Of course, there is the matter of his mural being rejected for Rockefeller Center in midtown Manhattan, which is also explained in the exhibit. (Lo contrató Nelson Rockefeller y después le rechazaron el mural porque pintó a Lenin en un lugar prominente. Y pues como que el ícono del socialismo no iba muy bien con las ideas del capitalismo ni con el Sr. Rockefeller, quien le pidió que lo quitara, pero Rivera se negó. Así que no hubo mural de Diego en el Rockefeller Center.)
Here are a few snapshots from the exhibition, and please forgive my angles and weird composition. The MOMA did not allow photography in this exhibit, but being the rebel that I am, and considering my Life in Spanglish readers, me puse a tomar fotos a escondidas. Shooting from the hip, I tell you. Totally undercover, á la James Bond – hidden camera style. Ahi disculpen si no se ven muy bien, and if you’re from the MOMA, I’m sorry! pero la exhibición estuvo tan bonita que tenía que compartirla. I just had to share.
(You can take pictures at the other areas of the MOMA, where photography is allowed. There are a few of them below.)
For more information about the exhibit and visiting the museum, visit the MOMA website. Es visita obligada si estan en NY.
The Museum of Modern Art, MOMA. Entrance on 11 West 53rd Street, NY, NY. 10019. Open from 10am to 5:30pm, Friday 10 am to 8pm. Closed on Tuesdays. Entrance is $25.
The entrance for the Diego Rivera exhibition on the 3rd floor.
Entrance to the viewing area. There is a huge image of Diego as he worked. He was given a workspace inside the MOMA for a few weeks back in 1931 so he could produce the murals within the museum and not complicate transportation.
The crowd at the Diego Rivera exhibit.
Admiring “Frozen Assets” which was the most impressive one of the murals, in my opinion.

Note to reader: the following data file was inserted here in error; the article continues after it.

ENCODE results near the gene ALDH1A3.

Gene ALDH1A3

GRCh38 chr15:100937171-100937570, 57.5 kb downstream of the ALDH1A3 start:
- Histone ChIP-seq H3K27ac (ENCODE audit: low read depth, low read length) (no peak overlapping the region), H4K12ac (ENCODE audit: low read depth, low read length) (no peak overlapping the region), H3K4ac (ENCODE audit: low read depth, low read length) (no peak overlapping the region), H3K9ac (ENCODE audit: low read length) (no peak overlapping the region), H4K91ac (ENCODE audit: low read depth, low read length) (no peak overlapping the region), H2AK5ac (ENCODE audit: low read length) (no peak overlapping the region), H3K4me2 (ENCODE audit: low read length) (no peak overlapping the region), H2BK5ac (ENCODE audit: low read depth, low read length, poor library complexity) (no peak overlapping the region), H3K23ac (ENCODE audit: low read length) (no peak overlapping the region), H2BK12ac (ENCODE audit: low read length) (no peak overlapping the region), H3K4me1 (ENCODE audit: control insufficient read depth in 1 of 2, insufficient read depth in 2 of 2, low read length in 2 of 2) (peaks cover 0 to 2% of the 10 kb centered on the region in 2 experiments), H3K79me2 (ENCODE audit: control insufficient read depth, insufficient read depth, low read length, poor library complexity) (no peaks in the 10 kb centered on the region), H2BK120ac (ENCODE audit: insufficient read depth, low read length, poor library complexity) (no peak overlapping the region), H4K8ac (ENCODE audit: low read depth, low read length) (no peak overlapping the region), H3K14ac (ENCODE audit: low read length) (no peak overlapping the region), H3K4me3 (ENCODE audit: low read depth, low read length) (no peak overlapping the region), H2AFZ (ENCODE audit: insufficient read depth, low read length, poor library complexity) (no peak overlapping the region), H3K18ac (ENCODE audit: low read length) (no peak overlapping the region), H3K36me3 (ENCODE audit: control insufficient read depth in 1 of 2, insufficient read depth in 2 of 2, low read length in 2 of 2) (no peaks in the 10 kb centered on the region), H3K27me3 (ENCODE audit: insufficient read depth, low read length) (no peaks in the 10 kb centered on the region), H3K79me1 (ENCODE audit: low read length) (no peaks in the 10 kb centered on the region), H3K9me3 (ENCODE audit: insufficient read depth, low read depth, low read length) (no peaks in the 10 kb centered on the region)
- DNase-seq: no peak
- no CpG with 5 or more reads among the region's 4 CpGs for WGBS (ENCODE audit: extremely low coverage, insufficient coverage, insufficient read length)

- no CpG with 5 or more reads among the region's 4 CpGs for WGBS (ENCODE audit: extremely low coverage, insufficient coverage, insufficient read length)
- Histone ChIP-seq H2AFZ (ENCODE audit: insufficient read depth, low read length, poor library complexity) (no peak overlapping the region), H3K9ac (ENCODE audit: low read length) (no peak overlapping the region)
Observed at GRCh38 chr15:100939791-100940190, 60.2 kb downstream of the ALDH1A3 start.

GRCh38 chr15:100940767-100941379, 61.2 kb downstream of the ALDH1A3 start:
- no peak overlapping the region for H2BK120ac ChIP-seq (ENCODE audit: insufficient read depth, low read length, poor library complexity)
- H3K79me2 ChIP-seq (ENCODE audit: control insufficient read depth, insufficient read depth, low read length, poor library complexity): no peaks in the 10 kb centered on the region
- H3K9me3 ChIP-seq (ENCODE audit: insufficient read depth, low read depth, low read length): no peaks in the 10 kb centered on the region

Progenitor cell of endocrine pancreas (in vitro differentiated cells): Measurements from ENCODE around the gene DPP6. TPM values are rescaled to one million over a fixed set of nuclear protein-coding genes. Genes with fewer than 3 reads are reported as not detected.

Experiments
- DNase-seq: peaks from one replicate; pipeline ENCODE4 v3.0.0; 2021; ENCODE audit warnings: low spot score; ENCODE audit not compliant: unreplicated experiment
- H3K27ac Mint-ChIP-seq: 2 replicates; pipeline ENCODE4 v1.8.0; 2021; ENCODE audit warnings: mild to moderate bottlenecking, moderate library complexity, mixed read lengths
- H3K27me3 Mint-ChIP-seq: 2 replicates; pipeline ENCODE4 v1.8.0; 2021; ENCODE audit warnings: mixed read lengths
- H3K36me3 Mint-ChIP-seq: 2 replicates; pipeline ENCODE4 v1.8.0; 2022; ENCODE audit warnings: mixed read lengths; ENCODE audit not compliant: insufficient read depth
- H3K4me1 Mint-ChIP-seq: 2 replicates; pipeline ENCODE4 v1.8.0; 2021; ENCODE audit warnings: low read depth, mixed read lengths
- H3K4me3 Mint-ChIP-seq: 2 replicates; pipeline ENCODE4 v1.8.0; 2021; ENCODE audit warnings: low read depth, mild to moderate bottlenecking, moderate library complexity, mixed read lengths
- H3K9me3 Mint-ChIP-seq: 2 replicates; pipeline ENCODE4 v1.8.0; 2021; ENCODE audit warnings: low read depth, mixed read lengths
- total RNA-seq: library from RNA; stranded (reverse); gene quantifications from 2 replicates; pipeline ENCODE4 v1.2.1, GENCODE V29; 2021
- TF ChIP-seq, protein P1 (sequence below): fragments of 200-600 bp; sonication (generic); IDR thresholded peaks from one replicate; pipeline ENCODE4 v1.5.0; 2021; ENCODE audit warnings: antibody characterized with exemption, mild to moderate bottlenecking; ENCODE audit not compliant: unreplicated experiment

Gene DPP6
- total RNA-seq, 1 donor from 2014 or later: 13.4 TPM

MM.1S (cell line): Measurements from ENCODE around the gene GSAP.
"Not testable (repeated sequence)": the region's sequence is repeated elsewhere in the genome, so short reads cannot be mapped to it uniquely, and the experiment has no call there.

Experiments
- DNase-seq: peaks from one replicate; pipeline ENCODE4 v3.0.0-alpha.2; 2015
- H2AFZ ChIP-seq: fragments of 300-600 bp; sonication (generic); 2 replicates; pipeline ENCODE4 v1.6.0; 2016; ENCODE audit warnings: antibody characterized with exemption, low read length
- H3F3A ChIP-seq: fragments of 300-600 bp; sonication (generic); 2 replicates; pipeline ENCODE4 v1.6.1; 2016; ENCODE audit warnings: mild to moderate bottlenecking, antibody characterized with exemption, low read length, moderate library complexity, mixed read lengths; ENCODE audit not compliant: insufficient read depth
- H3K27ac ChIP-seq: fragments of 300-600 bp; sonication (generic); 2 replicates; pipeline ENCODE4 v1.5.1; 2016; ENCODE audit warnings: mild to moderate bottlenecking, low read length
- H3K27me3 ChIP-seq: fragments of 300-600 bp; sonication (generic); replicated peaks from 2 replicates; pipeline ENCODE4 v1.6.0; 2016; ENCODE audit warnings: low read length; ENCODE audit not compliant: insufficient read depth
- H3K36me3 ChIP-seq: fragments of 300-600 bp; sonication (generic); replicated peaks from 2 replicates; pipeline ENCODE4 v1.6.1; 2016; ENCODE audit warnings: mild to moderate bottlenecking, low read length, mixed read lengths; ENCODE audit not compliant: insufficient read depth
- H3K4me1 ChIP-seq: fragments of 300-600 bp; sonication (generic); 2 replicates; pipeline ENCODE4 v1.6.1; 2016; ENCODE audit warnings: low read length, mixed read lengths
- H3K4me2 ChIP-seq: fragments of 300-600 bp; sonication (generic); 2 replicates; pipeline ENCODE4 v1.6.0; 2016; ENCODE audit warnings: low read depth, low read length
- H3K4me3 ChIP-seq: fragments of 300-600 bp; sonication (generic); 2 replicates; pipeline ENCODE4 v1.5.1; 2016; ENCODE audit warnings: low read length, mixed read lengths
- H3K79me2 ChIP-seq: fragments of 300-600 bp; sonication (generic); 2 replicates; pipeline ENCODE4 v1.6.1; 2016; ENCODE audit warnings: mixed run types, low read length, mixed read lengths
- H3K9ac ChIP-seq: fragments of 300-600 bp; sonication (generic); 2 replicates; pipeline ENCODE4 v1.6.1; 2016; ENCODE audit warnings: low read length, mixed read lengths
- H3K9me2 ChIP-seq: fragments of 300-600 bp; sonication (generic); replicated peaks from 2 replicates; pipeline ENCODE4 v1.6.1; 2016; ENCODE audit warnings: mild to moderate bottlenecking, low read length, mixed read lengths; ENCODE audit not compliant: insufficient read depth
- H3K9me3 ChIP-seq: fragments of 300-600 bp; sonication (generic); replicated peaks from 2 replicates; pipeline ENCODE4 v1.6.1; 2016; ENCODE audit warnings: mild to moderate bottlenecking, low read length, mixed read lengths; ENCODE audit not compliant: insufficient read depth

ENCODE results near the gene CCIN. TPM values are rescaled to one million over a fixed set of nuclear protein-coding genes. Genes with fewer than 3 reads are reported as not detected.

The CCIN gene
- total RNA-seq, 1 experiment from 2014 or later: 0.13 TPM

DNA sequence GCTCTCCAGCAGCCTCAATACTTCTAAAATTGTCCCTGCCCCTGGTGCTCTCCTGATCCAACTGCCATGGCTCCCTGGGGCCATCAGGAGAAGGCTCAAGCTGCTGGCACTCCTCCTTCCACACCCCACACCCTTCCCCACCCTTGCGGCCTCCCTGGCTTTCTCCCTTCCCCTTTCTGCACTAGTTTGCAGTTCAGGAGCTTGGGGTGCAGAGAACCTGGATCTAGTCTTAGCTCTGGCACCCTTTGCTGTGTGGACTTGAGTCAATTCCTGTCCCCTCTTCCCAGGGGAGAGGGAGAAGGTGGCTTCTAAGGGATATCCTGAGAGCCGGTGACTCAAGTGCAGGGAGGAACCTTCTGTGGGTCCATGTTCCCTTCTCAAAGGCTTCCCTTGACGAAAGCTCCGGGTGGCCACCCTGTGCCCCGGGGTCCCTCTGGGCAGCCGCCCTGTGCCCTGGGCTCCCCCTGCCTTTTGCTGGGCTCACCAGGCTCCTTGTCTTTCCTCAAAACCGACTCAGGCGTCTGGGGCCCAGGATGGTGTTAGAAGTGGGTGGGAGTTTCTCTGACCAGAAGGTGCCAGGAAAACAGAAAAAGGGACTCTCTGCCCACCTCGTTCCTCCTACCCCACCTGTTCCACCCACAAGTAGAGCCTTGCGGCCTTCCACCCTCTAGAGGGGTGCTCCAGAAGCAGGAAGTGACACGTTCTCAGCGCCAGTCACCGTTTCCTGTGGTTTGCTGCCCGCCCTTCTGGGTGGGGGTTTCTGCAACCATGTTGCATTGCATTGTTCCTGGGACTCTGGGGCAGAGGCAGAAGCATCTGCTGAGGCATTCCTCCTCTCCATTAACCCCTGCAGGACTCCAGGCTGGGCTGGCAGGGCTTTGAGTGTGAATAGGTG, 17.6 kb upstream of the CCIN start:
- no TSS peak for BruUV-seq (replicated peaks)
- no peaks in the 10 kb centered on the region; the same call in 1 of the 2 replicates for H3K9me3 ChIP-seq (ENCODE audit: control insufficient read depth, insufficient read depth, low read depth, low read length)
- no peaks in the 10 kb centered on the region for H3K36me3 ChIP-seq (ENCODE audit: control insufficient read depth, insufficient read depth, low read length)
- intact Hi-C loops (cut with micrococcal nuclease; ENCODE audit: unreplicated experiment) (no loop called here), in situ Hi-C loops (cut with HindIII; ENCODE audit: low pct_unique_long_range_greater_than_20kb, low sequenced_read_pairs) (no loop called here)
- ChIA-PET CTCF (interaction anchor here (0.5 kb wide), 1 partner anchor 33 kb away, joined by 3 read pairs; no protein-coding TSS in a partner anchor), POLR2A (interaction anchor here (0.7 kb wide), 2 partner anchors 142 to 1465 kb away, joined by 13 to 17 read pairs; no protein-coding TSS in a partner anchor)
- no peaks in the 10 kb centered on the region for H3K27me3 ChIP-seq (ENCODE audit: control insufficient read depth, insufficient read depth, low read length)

Please forgive the composition. Photos were not allowed, but I shot from the hip. This is “Frozen Assets” which merges Diego’s capitalism views with the vertical landscape of New York. Very stark and humbling. No white lily of the valley nor “flores de alcatraces” here.
A view of “The Uprising” by Diego Rivera. Again, my images are off because I was not looking through the viewfinder of the camera.
Commemorative poster of the Diego Rivera exhibition sold at the MOMA Gift Shop on the first floor.
The companion book to the Diego Rivera retrospective is beautiful. Sold at the MOMA Gift Shop.
The book illustrates Rivera’s time in New York City in the early 1930’s, and includes points of interest and inspiration. He loved the NY skyline.
Más mexicanos en el MOMA:
In exploring the MOMA floors, I was delighted to find some of the best Mexican artists among the most fabulous art in the world. Dignos representantes del arte mexicano:
David Alfaro Siqueiros “The Sob” 1939, at the MOMA.
José Clemente Orozco “Dive Bomber and Tank” 1940, at the MOMA.
Frida, of course! Frida Kahlo “Self Portrait with Cropped Hair” 1940. Her sadness resonates. It reads “Mira que si te quise, fue por el pelo. Ahora que estás pelona, ya no te quiero.”